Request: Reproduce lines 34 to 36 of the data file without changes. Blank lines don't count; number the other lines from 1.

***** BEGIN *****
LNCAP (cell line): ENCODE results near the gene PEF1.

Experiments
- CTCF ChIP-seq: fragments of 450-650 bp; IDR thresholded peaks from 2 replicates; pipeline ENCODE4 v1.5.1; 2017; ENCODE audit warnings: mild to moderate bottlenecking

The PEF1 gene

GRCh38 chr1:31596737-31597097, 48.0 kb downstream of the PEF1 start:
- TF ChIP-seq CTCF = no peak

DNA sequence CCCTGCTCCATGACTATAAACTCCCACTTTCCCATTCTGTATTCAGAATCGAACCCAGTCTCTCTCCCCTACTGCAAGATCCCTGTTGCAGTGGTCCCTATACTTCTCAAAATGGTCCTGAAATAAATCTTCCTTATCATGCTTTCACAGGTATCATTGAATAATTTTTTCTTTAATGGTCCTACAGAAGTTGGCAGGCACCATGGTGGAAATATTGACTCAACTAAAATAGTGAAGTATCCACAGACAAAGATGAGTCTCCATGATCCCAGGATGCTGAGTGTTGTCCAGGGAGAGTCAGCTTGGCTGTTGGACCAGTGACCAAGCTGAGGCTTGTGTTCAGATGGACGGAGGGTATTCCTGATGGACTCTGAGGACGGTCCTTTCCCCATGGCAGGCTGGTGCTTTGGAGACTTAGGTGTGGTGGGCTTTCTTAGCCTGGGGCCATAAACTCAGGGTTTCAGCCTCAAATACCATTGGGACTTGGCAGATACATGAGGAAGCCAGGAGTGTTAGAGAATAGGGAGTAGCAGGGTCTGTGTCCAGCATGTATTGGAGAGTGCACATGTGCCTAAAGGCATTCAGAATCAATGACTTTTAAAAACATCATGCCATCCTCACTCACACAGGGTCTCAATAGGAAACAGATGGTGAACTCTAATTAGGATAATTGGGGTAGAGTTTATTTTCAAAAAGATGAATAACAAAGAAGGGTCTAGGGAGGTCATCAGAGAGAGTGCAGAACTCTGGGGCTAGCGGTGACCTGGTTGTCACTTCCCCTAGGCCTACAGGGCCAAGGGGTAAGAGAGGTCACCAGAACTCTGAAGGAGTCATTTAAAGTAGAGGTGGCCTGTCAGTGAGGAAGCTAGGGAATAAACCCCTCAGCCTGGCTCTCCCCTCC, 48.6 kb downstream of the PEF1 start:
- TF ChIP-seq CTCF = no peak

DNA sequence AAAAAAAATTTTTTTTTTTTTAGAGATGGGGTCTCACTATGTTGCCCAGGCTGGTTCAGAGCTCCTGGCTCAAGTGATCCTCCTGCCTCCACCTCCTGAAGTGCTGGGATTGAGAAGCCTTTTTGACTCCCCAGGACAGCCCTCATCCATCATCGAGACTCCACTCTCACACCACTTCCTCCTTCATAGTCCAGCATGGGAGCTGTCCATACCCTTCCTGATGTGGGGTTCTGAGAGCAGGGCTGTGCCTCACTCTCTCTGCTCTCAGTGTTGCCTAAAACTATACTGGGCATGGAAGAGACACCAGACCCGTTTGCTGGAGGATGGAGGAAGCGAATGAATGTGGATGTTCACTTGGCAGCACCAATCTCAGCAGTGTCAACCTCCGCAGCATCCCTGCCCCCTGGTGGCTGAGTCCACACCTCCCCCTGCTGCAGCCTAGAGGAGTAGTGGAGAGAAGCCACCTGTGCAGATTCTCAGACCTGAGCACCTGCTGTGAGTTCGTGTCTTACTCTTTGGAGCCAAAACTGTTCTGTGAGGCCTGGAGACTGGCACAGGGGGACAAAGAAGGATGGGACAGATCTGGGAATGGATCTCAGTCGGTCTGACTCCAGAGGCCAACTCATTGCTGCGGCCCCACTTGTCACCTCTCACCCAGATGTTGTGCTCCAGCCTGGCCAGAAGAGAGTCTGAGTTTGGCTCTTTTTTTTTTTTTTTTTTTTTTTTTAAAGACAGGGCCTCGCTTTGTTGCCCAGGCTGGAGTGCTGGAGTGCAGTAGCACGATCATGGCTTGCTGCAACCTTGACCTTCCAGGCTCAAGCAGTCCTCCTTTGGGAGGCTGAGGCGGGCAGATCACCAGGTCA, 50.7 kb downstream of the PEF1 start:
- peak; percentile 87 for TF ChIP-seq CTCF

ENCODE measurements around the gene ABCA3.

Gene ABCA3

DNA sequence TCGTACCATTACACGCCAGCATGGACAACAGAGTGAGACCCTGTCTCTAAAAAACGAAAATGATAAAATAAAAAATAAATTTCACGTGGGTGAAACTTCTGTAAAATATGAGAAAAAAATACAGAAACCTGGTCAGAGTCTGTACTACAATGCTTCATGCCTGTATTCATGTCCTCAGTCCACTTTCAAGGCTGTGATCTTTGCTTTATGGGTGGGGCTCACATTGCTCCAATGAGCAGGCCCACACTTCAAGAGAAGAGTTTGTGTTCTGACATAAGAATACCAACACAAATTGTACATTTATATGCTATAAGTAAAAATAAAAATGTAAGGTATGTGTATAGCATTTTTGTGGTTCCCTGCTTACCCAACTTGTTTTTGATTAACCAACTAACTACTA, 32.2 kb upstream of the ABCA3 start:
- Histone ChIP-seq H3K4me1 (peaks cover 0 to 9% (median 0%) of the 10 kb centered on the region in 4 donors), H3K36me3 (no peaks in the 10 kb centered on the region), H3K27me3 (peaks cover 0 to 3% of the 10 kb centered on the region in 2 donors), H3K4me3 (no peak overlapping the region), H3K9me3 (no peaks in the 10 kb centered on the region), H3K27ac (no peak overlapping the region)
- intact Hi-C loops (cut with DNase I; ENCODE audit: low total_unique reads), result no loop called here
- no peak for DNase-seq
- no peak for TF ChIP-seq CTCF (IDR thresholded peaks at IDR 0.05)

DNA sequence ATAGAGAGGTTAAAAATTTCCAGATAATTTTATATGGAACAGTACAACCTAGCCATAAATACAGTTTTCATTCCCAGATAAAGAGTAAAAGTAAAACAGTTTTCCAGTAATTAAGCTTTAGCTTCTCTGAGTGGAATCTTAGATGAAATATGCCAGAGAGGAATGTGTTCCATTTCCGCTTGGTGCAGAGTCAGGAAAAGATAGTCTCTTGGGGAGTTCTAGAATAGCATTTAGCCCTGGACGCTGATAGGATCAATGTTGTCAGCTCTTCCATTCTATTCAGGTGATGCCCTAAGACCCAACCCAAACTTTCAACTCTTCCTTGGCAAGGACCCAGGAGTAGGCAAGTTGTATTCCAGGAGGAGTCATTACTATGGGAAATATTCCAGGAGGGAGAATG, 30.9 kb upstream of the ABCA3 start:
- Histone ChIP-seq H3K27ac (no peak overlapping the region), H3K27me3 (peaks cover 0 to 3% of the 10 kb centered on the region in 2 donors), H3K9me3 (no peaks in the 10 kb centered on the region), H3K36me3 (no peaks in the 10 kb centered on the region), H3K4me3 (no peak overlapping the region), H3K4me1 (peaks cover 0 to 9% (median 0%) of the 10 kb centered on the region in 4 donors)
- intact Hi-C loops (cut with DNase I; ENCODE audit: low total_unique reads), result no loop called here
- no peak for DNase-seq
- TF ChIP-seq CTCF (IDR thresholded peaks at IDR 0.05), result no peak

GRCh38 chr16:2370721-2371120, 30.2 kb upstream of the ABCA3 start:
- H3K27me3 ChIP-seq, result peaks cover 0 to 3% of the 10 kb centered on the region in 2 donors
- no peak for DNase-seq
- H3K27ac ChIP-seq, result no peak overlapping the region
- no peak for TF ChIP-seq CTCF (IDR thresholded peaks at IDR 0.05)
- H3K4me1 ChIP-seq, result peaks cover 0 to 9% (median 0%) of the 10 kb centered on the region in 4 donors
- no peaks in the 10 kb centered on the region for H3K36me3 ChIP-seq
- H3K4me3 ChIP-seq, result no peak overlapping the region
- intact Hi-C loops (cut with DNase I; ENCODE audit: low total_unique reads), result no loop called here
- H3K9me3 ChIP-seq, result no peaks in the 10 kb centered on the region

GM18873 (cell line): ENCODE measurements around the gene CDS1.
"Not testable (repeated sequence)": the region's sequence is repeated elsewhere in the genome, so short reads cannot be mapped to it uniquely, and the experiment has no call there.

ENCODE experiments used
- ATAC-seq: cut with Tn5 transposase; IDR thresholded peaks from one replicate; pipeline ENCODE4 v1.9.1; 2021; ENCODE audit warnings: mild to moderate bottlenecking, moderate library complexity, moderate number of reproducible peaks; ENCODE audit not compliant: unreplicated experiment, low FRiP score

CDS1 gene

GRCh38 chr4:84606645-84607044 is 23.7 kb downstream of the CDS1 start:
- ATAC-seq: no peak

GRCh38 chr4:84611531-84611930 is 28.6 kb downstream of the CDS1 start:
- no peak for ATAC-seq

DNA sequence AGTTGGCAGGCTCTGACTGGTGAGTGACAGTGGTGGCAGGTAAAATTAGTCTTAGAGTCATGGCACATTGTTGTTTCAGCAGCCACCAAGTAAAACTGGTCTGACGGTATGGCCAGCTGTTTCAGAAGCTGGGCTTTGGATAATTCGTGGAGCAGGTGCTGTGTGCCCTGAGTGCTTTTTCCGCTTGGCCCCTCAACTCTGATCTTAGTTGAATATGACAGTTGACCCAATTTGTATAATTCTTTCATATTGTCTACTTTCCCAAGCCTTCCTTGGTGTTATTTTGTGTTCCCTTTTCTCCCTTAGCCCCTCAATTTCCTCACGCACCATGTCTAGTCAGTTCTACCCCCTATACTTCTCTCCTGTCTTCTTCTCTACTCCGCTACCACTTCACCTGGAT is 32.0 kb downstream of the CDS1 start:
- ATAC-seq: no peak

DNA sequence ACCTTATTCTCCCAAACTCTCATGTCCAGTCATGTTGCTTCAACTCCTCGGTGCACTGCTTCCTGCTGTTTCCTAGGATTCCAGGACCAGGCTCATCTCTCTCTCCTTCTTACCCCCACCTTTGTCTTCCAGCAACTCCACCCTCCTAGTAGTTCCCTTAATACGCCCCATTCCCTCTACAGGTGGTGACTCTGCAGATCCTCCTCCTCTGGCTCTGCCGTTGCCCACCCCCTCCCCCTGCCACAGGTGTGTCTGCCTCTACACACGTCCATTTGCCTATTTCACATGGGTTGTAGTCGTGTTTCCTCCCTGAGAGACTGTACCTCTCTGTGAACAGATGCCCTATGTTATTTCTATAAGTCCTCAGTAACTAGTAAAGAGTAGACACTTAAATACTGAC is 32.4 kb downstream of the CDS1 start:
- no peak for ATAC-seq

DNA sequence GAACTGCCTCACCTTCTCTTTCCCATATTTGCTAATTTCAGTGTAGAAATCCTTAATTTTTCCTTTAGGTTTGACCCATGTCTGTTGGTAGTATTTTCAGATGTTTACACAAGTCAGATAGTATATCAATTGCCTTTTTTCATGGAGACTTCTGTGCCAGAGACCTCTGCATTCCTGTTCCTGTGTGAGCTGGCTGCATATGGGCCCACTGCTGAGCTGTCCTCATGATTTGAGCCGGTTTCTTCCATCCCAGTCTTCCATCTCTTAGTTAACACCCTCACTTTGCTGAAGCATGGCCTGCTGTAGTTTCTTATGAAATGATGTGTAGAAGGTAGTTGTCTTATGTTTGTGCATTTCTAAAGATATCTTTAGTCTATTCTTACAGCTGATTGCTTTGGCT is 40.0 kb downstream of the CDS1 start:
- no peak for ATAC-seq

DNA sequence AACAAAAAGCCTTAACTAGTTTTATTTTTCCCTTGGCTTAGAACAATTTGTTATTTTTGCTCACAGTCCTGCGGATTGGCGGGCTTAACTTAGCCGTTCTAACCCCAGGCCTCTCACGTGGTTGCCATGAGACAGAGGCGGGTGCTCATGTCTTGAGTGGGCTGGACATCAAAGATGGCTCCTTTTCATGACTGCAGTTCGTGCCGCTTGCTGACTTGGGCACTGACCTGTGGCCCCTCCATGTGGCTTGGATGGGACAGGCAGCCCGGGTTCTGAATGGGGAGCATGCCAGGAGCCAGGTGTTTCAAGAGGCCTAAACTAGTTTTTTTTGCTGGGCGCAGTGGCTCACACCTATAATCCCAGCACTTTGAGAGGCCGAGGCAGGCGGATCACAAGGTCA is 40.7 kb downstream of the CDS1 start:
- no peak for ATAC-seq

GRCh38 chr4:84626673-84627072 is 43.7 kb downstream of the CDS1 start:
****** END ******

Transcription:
"Not testable (repeated sequence)": the region's sequence is repeated elsewhere in the genome, so short reads cannot be mapped to it uniquely, and the experiment has no call there.

ENCODE experiments used
- ATAC-seq: cut with Tn5 transposase; IDR thresholded peaks from one replicate; pipeline ENCODE4 v1.9.1; 2021; ENCODE audit warnings: mild to moderate bottlenecking, moderate library complexity, moderate number of reproducible peaks; ENCODE audit not compliant: unreplicated experiment, low FRiP score